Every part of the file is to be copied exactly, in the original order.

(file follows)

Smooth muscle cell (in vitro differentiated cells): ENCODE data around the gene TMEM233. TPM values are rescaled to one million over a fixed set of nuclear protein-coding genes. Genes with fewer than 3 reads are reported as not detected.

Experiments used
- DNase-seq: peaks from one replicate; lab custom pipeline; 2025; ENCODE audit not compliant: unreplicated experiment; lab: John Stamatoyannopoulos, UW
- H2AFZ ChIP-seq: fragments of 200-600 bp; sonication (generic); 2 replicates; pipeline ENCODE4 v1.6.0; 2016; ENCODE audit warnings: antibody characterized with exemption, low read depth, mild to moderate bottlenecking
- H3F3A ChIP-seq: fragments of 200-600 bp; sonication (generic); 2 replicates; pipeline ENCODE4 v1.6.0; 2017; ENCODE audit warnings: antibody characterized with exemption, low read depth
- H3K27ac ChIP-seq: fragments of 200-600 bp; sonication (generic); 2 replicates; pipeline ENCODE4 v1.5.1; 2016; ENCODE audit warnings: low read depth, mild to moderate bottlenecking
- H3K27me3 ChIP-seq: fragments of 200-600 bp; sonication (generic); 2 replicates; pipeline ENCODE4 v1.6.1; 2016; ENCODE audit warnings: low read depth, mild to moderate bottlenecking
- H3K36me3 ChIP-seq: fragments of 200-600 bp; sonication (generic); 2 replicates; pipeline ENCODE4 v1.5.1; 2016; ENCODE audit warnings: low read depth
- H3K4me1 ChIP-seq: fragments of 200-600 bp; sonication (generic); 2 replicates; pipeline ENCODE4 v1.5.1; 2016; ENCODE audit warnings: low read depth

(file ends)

Smooth muscle cell (in vitro differentiated cells): ENCODE data around the gene TMEM233. TPM values are rescaled to one million over a fixed set of nuclear protein-coding genes. Genes with fewer than 3 reads are reported as not detected.

Experiments used
- DNase-seq: peaks from one replicate; lab custom pipeline; 2025; ENCODE audit not compliant: unreplicated experiment; lab: John Stamatoyannopoulos, UW
- H2AFZ ChIP-seq: fragments of 200-600 bp; sonication (generic); 2 replicates; pipeline ENCODE4 v1.6.0; 2016; ENCODE audit warnings: antibody characterized with exemption, low read depth, mild to moderate bottlenecking
- H3F3A ChIP-seq: fragments of 200-600 bp; sonication (generic); 2 replicates; pipeline ENCODE4 v1.6.0; 2017; ENCODE audit warnings: antibody characterized with exemption, low read depth
- H3K27ac ChIP-seq: fragments of 200-600 bp; sonication (generic); 2 replicates; pipeline ENCODE4 v1.5.1; 2016; ENCODE audit warnings: low read depth, mild to moderate bottlenecking
- H3K27me3 ChIP-seq: fragments of 200-600 bp; sonication (generic); 2 replicates; pipeline ENCODE4 v1.6.1; 2016; ENCODE audit warnings: low read depth, mild to moderate bottlenecking
- H3K36me3 ChIP-seq: fragments of 200-600 bp; sonication (generic); 2 replicates; pipeline ENCODE4 v1.5.1; 2016; ENCODE audit warnings: low read depth
- H3K4me1 ChIP-seq: fragments of 200-600 bp; sonication (generic); 2 replicates; pipeline ENCODE4 v1.5.1; 2016; ENCODE audit warnings: low read depth